Wagoner, B. et al. (2004) 'Guide to Research Methods: The Evidence Pyramid', in SUNY Downstate Medical Center: EBM Tutorial,
formerly available at: http://library.downstate.edu/EBM2/2100.htm
The Evidence Pyramid is an easy way to visualize levels of evidence for types of research articles. At the base is animal research and expert opinion. These are still important, but are low in the evidence-based hierarchy.
The next step up, from case reports to randomized control trials, is unfiltered evidence. These are individual reports and studies, also known as the primary literature.
At the top of the pyramid, representing the strongest evidence, is filtered evidence. Systematic reviews and meta-analyses are literature reviews that analyze multiple research studies. Clinical Practice Guidelines can be added to this list of secondary literature.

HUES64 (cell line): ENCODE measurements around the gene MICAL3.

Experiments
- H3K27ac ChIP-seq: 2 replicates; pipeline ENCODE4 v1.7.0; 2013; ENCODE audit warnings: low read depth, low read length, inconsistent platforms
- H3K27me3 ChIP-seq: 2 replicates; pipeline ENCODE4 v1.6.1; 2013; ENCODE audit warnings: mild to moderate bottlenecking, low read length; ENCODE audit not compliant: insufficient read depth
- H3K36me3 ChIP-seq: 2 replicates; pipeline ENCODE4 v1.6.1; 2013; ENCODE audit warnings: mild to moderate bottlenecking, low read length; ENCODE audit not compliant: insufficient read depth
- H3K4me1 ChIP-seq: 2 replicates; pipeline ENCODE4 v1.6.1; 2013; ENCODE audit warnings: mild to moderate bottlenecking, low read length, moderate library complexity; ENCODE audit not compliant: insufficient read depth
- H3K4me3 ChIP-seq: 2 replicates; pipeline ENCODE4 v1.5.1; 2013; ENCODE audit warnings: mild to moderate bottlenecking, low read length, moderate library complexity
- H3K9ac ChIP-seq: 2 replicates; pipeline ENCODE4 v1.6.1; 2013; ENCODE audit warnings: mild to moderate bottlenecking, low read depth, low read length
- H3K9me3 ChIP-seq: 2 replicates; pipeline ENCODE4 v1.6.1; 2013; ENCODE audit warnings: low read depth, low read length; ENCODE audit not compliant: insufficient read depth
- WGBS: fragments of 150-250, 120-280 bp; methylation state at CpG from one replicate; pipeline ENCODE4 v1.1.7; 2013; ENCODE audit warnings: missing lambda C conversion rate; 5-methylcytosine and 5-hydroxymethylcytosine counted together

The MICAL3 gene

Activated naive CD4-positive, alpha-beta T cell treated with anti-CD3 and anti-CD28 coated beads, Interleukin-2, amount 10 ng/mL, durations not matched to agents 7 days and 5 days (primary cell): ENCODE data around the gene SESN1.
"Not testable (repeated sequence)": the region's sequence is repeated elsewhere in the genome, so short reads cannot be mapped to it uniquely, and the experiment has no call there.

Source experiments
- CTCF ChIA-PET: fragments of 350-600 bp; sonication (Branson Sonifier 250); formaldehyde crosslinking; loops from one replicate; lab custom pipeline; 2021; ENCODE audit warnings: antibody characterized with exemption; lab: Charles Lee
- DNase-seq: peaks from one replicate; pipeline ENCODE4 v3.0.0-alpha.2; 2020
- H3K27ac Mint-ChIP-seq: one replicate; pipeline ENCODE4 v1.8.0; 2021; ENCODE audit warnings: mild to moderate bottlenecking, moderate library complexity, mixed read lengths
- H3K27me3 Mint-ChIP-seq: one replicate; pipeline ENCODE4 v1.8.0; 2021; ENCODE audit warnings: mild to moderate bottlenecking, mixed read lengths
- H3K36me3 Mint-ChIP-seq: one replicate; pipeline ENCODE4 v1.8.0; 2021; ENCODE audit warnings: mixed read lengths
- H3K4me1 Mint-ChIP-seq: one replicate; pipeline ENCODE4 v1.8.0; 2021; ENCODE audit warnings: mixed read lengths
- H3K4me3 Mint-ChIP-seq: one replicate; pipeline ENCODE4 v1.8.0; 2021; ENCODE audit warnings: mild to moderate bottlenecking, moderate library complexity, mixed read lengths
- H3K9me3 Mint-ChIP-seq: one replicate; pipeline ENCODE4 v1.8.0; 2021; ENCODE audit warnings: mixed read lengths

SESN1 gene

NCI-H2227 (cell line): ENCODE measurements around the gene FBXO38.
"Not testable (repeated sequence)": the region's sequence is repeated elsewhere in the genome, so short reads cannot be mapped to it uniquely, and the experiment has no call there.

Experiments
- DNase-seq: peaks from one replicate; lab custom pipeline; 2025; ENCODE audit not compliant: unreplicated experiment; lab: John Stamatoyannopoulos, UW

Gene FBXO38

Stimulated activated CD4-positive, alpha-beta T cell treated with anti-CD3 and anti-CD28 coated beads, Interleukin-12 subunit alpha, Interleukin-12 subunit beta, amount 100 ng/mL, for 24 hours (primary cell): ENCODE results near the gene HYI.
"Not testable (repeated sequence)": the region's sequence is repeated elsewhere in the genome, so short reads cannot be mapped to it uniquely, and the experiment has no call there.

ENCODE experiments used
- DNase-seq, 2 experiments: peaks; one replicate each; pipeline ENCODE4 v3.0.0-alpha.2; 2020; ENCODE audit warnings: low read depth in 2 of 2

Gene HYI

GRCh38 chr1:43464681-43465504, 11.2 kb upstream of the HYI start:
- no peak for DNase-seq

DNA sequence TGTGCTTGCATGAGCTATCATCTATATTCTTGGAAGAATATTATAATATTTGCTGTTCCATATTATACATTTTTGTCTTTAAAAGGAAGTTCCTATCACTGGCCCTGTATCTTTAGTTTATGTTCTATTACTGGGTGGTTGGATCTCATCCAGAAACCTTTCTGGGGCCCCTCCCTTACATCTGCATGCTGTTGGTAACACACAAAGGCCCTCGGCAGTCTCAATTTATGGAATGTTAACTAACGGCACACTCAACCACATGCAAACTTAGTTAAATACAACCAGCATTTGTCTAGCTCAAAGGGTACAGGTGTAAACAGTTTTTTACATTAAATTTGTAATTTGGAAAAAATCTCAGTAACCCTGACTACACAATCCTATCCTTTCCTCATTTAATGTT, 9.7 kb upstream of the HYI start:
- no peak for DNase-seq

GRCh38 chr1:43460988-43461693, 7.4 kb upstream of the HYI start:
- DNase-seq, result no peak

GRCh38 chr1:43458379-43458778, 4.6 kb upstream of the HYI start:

When doing evidence-based research, seek the highest level of evidence available. Just remember that the top levels may not be available for your particular clinical question. In that case, seek the next level down!
Evidence based practice (EBP) is the conscientious use of current best evidence in making decisions about patient care (Sackett, Straus, Richardson, Rosenberg, & Haynes, 2000).
What is a case study? What is a cohort study? And what about a randomized controlled trial?